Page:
Antisense Depletion of Death-associated Protein Kinase Promotes Apoptosis

Yijun Jin, Patricia J. Gallagher

Research output: Contribution to journalArticle

38 Scopus citations


Death-associated protein kinases (DAPK) are serine/ threonine protein kinases that have an important role in regulating cell death. In this study two antisense approaches were employed to down-regulate expression of the endogenous DAPK-α and DAPK-β proteins. Transient expression of an antisense DAPK cDNA or antisense morpholino oligonucleotides in HeLa, 3T3, or primary human vascular smooth muscle cells demonstrate that decreased DAPK expression promotes a spontaneous, caspase-mediated apoptosis as evidenced by increased activities of caspases-3 and -9. Clonal HeLa cell lines with attenuated levels of DAPK expression, obtained following selection in the presence of antisense DAPK cDNA, are more sensitive to tumor necrosis factor-induced caspase-mediated apoptosis, and their sensitivity is inversely related to DAPK expression. In contrast, HeLa cells with reduced DAPK expression are moderately resistant to cell death induced by interferon-γ. This finding is consistent with previous studies showing that DAPK has a role in promoting caspase-independent cell death. Together, these studies demonstrate that the cellular activities of DAPK are critical for antagonizing caspase-dependent apoptosis to promote cell survival under normal cell growth conditions.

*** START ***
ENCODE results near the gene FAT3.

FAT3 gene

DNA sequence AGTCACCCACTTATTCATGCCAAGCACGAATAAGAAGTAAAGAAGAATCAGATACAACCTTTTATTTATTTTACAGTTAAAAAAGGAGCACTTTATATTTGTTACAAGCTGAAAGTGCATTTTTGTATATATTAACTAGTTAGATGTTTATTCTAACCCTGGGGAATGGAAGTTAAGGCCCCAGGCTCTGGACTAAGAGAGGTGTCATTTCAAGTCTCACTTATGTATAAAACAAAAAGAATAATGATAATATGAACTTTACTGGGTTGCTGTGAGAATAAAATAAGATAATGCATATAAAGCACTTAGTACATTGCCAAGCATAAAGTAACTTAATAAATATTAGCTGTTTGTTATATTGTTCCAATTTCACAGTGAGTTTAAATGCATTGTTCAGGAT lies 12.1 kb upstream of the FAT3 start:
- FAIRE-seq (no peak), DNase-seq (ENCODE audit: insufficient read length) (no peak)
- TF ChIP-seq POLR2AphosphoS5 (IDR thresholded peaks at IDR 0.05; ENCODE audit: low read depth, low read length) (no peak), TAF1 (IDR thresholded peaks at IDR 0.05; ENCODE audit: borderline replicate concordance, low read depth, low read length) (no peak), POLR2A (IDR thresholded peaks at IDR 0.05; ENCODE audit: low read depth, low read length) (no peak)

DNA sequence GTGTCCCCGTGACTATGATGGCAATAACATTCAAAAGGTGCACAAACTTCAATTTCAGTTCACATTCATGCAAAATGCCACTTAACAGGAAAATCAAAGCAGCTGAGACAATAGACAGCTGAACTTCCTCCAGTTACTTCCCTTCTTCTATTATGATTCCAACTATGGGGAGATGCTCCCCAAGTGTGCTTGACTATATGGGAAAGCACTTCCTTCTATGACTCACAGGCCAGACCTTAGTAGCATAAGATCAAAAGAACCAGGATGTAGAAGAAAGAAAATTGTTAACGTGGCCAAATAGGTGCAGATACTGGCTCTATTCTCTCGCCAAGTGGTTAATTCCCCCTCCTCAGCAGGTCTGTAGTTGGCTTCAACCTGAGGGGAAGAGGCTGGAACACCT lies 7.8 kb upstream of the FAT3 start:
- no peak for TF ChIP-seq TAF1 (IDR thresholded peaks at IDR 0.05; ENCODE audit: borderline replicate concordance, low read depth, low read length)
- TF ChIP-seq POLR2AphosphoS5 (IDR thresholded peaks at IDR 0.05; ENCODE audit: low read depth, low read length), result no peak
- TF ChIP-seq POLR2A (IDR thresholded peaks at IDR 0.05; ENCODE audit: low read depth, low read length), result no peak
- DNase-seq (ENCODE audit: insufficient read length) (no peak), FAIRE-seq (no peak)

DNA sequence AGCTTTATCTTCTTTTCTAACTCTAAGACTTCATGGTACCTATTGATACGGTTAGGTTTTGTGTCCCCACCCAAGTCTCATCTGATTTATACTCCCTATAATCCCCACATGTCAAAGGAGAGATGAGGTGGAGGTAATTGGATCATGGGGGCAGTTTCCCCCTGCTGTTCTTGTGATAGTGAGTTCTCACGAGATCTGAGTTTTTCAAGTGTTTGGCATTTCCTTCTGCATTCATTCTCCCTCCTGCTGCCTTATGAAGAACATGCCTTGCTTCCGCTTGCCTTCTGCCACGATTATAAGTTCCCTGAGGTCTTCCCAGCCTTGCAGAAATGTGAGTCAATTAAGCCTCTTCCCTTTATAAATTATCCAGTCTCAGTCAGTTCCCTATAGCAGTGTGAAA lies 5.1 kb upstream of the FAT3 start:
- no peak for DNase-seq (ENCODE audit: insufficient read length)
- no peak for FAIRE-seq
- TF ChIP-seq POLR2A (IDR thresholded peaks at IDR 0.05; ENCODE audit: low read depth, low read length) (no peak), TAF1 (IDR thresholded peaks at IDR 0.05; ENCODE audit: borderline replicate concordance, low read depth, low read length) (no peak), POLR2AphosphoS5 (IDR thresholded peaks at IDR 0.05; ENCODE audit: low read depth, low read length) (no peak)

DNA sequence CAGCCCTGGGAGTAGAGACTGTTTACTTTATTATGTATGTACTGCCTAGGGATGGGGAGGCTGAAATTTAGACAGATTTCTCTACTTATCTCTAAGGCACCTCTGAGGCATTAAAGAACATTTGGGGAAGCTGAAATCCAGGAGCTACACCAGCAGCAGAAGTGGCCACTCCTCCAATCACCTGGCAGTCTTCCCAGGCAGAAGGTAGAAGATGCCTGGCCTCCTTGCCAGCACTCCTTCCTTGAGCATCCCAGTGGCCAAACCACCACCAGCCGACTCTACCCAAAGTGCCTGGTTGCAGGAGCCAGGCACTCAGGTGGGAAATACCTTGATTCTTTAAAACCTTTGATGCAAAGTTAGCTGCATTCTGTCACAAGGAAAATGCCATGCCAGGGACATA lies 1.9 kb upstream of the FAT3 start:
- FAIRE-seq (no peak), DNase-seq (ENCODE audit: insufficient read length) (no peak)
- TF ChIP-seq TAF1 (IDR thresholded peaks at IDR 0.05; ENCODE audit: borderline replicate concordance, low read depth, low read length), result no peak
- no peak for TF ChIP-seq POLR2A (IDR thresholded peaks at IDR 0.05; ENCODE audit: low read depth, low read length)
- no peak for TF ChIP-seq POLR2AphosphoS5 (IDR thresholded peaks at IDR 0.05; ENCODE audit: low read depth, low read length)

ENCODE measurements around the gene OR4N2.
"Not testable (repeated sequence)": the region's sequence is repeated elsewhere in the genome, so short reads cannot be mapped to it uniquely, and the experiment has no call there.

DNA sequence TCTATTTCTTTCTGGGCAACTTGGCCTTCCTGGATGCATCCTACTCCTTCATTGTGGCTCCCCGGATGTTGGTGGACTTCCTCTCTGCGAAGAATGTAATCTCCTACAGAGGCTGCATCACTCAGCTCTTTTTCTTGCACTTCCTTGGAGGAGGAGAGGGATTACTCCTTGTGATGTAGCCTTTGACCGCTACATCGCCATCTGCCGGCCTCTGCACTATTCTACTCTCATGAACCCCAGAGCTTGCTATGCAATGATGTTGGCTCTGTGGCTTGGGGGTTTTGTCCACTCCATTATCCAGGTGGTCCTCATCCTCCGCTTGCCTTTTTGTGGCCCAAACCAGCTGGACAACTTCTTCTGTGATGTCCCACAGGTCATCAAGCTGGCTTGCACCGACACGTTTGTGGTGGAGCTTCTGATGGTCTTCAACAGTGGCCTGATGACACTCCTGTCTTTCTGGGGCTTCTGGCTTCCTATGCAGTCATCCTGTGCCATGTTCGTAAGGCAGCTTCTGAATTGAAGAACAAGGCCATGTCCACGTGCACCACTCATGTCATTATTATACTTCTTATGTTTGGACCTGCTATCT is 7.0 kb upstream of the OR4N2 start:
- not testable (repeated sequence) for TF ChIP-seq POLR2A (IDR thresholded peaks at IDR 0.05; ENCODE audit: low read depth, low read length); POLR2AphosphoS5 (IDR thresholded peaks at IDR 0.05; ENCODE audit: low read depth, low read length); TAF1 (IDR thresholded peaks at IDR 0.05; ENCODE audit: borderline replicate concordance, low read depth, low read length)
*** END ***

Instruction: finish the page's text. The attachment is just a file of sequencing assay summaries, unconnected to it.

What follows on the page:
Original languageEnglish (US)
Pages (from-to)51587-51593
Number of pages7
JournalJournal of Biological Chemistry
Issue number51
StatePublished - Dec 19 2003

ASJC Scopus subject areas

  • Biochemistry
  • Molecular Biology
  • Cell Biology

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